Extending scientific capabilities: MeerKAT telescope data used in first research article

7 May 2018

The MeerKAT radio telescope in the Karoo, in the Northern Cape, South Africa
The MeerKAT radio telescope in the Karoo, in the Northern Cape, South Africa

St Edmund Hall’s Senior Research Fellow Dr Aris Karastergiou is one of the co-authors of an article published recently in The Astrophysical Journal (5 April 2018). It is the first scientific article based on MeerKAT data, and is entitled Revival of the magnetar PSR J1622−4950: observations with MeerKAT, Parkes, XMM-Newton, Swift, Chandra, and NuSTAR.

MeerKAT is a type of radio telescope – it is an interferometer, which can make sharp radio images of a wide area of sky by combining signals from its many smaller antennas which are separated by up to 8 kilometres. Aris’s role, as a visiting professor to Rhodes University and the University of the Western Cape, is to guide and work closely with the South African team developing the capabilities of MeerKAT to observe pulsars and to analyse the results of early observations. Of the co-authors, Dr Maciej Serylak, the third author, is a former member of Aris’s group in Oxford, and is currently leading the South African team working on commissioning the telescope for pulsar capabilities. Dr Griffin Foster is a current post-doctoral research assistant in Aris’s group in Oxford. Ms Isabella Rammala is an MSc student supervised by Aris at Rhodes University, and a regular visitor to St Edmund Hall over the last few years.

Magnetars are a very rare subset of neutron stars/pulsars, and only two dozen are known in the galaxy. Their magnetic fields are up to 1000 times stronger than those of ordinary pulsars. The energy associated with such fields is so large that it almost breaks the star apart in massive starquakes. Magnetars therefore tend to be unstable, displaying great variability in their physical properties and electromagnetic emission. Sometimes they display enormous outbursts of energy – and sometimes they ‘turn off’: we can no longer see them (at least for a while), even with the best telescope in the world.

While typical pulsars are most easily observed through their radio emission, until 2006 no magnetar had been observed to emit radio waves – so much so that theories had been advanced to explain why they could not emit radio waves. Those theories are incorrect, since we now know of four magnetars that emit radio waves. Nevertheless, we do not understand very well what causes this emission, which has some unusual properties. The study of magnetars allows us to learn about the behaviour of matter in the most extreme conditions present in the universe, quite unlike any that can be experienced on Earth. The study of the four magnetars known to emit both X-rays and radio waves opens a new window for understanding these rare and exotic objects.

The magnetar PSR J1622-4950 is the subject of the first scientific publication based on MeerKAT data (the name is derived from its position, in the Norma constellation along the Milky Way, close to the tail of Scorpius). It was discovered as a pulsar with a rotation period of 4 seconds in 2009, using the Parkes radio telescope in Australia. Although the magnetar was also detected in X-ray images, it was already becoming faint and no X-ray pulsations could be detected. By early 2015, its radio emission turned off, but regular monitoring observations continued. On 26 April 2017, an Australian colleague using the Parkes telescope noticed that PSR J1622-4950 was once again emitting bright radio pulses every 4 seconds! A few days later Parkes underwent a planned month-long maintenance shutdown. Although MeerKAT was still under construction, with only 16 of its eventual 64 dishes available, the SARAO commissioning and operations team started regular monitoring of this unusual star 30,000 light years from Earth.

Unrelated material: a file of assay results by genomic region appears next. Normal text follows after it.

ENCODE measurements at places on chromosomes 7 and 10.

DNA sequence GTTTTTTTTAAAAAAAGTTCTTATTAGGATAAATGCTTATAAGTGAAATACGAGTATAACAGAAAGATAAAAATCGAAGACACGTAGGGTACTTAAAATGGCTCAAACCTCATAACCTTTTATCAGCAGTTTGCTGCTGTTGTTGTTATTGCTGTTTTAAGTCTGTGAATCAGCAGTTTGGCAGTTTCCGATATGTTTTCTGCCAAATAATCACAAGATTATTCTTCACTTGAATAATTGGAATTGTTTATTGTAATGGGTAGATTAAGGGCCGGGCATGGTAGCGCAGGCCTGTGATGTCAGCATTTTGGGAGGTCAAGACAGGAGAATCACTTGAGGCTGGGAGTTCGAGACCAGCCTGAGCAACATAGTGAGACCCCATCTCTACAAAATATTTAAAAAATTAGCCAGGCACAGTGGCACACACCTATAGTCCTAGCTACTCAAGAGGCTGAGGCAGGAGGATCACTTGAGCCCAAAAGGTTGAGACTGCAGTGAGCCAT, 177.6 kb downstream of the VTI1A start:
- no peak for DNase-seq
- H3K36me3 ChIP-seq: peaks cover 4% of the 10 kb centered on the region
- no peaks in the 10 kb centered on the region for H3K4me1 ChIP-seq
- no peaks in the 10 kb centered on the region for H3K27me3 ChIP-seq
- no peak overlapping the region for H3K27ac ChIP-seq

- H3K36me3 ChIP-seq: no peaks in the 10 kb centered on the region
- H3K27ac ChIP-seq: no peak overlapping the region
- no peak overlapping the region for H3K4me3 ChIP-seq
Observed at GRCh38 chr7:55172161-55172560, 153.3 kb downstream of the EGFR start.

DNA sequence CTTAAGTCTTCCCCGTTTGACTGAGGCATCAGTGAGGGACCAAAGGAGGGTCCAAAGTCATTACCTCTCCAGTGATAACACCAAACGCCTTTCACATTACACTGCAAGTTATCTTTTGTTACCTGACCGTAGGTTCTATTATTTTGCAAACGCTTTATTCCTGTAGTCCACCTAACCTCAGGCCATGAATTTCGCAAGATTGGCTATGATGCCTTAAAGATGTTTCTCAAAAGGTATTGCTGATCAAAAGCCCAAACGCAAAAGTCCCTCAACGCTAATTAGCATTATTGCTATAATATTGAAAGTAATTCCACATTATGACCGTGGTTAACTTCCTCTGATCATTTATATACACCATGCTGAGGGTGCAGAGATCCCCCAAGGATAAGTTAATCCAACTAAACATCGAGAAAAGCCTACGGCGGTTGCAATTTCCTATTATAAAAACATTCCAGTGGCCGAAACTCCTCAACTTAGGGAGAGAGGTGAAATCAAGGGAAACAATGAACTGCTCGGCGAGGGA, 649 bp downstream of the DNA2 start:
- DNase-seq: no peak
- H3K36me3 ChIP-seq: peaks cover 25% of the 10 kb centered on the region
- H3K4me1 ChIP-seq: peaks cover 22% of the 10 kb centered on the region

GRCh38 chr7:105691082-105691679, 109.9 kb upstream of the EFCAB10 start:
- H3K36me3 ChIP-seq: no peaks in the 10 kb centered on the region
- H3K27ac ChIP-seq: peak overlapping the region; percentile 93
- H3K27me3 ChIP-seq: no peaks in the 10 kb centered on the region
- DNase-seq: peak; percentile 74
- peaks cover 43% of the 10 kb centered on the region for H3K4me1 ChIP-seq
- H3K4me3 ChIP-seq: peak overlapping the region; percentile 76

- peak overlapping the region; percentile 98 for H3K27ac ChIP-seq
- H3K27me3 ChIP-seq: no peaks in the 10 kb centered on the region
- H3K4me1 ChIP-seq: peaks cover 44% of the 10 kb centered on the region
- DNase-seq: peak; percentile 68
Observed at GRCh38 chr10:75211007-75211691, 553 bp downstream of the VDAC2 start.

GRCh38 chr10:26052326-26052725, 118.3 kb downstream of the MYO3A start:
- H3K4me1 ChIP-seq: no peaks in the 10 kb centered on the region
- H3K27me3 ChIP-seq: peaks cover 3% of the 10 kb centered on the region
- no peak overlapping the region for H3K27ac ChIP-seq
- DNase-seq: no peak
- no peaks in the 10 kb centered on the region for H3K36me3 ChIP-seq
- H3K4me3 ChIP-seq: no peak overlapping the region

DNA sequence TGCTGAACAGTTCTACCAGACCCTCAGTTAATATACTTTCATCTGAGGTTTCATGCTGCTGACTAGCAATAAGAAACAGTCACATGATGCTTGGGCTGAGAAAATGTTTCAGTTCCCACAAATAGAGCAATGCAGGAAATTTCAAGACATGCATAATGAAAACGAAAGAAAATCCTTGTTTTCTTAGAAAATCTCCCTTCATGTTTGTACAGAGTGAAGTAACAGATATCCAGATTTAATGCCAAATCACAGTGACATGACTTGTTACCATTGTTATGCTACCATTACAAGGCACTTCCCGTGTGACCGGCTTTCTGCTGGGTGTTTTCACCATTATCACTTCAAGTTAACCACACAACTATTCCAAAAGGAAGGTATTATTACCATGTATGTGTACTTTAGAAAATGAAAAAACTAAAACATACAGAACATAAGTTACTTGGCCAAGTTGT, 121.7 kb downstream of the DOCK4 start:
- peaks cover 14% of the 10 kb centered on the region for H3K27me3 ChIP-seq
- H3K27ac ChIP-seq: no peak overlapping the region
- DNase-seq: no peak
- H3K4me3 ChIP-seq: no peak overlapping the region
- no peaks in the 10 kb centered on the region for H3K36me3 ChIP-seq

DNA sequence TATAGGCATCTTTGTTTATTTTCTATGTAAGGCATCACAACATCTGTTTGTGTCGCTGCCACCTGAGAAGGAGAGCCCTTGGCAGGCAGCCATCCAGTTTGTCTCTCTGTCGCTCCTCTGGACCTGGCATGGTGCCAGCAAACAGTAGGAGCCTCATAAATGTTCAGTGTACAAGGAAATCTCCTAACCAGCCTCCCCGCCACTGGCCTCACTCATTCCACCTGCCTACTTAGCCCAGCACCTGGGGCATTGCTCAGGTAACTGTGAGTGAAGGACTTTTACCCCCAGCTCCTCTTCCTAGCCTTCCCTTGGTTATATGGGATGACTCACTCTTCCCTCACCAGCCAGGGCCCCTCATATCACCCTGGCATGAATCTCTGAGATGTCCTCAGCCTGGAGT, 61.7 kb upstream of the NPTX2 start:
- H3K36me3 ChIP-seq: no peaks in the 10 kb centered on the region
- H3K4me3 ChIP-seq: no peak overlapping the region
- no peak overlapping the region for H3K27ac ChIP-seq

As soon as they realized that the magnetar had revived at radio wavelengths (it was now at least 100 times brighter than any time since 2015), the team wanted to determine whether it was also brighter in X-rays – and to try to detect X-ray pulsations (this was the only magnetar known in the galaxy for which X-ray pulsations had never been detected). Together with colleagues in Canada they were successful in making the case for using NASA X-ray telescopes for this purpose. In the end they used the Chandra, NuSTAR, and Swift telescopes, in addition to earlier archival X-ray data from the XMM-Newton telescope.

From their investigation, they also learned that the magnetar awoke from its 2-year slumber in March or April 2017. In early May it was at least 800 times brighter in X-rays than when it was dormant. It was, however, already fading fast: had they waited a few months, they would not have detected any X-ray pulsations. Using data from Parkes after it returned to action from its shutdown, they also determined that radio emission from the magnetar now arises from a different location on its so-called magnetosphere. Nothing like it has been observed before, and future studies will tackle more mysteries like this.

While not yet complete, MeerKAT is already clearly an exciting new scientific instrument. It will become more so with time as its capabilities continue to be developed. It has taken more than a decade of hard work by teams of hundreds, South Africans for the most part, working at the cutting edge of technology, to build this beautiful instrument. Oxford Astrophysics is centrally involved in the project. Aris and his colleagues lead exciting scientific projects in Pulsars, Cosmology, and Relativistic Astrophysics.  Many of those who have built the telescope – members of the so-called MeerKAT Builders List – are among the 208 co-authors of The Astrophysical Journal article, the first of many to follow in the years to come.

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